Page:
Arrest at the seventh week of gestation yields a cochlea that has only 1.5 turns. This is the most common type of cochlear malformation, accounting for more than 50% of all such deformities. Radiographically, the cochlea is smaller than normal and partially or completely lacks an interscalar septum (Figs. 191-7 and 191-8). Although the cochlea usually measures 8 to 10 mm vertically, it is typically in the 5- to 6-mm range in incomplete partition deformity. Care must be exercised in counting the number of cochlear turns radiographically because this may be difficult to determine even using high-resolution CT. The radiographic diagnosis depends more on cochlear size and the absence of a scalar septum than on the number of cochlear turns perceived. Histologically, incomplete partition appears to be the radiographic correlate of classical Mondini’s dysplasia (Fig. 191-9). In numerous reported cases, a small cochlea with 1.5 turns possessing an apical scala communis secondary to deficiency in the osseous spiral lamina has been described.27,46,48 Sennaroglu and Saatci have subtyped the incomplete partition deformity into three variants60 (Fig. 191-10). Type I lacks the entire modiolus and interscalar septa and demonstrates a cystic appearance. Type II has a normal base turn but a cystic apex (“Mondini type”). Recently Sennaroglu has proposed a type III variant with deficient modiolus and partial interscalar septation at the cochlea’s periphery (L. Sennaroglu, personal communication, 2007). Organ of Corti development is variable, as is the auditory neural population. As might be expected, auditory function also is variable, ranging from normal to profound SNHL. The mean hearing threshold (three-tone average) in a group of 41 ears with incomplete partition was 75 dB.3 SCC deformities accompany incomplete partition of the cochlea in approximately 20% of cases.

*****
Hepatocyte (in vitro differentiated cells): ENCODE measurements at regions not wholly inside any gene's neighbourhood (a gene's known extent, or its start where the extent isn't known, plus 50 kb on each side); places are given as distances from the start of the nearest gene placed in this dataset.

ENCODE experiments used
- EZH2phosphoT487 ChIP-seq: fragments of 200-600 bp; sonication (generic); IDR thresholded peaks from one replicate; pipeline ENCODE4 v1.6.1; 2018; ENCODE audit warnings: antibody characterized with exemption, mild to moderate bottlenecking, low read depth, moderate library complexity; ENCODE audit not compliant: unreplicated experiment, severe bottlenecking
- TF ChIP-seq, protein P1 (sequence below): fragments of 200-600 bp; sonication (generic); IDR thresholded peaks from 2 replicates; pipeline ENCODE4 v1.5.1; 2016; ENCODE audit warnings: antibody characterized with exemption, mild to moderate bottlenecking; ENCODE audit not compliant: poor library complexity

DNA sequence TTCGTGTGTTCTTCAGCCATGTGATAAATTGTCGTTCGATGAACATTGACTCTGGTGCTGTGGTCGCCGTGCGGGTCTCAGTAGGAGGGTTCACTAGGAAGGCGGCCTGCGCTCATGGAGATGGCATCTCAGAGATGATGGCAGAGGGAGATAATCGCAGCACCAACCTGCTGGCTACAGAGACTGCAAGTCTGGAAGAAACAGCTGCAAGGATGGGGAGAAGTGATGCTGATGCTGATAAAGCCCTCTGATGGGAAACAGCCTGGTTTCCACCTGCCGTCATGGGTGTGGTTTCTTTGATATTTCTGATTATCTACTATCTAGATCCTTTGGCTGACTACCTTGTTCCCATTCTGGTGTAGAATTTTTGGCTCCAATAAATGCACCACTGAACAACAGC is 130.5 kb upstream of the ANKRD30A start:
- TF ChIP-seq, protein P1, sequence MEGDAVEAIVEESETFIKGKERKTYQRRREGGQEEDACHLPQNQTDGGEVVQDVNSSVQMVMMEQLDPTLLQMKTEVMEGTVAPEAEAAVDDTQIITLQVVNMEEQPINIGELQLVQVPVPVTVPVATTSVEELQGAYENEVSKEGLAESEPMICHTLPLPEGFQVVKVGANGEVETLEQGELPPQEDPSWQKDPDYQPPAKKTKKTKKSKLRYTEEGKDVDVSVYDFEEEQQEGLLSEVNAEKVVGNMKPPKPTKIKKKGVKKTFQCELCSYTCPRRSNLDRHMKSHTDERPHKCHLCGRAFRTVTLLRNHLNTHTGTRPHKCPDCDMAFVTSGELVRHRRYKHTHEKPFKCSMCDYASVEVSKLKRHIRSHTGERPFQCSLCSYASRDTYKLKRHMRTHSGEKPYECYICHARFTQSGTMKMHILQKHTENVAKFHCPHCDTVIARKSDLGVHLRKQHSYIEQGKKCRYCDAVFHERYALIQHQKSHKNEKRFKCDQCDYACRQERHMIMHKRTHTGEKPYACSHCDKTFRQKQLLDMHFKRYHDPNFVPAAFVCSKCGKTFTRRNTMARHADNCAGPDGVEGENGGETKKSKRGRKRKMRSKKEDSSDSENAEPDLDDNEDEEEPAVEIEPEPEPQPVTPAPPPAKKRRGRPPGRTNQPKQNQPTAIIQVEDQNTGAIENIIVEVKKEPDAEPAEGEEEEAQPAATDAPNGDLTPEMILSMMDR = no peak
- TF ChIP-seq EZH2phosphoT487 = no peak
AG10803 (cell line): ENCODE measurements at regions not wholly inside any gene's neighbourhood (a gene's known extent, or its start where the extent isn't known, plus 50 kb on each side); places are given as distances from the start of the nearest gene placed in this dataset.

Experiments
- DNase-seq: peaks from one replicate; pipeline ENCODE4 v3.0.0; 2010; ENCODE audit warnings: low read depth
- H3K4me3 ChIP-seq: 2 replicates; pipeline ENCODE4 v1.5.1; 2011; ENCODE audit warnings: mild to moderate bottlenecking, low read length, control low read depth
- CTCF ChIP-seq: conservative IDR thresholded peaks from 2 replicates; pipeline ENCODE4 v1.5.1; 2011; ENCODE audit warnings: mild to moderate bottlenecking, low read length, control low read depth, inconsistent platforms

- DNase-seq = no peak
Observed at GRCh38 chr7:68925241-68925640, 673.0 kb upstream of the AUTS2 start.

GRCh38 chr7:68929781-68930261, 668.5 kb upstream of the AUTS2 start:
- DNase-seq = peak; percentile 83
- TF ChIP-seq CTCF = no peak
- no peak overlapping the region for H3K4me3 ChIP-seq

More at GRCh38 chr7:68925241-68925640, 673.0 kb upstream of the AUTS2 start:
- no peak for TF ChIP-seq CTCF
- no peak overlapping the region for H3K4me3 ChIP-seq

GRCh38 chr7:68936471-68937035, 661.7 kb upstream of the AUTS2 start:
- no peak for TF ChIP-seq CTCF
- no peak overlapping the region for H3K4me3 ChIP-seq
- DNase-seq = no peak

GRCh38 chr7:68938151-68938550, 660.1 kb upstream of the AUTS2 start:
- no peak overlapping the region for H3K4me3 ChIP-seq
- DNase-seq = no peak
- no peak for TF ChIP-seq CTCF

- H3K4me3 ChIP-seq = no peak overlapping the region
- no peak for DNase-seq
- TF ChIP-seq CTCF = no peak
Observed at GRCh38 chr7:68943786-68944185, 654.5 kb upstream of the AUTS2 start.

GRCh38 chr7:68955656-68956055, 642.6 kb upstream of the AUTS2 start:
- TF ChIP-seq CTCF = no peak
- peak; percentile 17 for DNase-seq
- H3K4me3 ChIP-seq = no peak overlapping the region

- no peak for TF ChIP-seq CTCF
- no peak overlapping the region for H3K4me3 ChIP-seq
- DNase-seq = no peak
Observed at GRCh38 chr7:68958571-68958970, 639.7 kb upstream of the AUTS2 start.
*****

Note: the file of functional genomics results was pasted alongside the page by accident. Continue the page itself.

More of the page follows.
image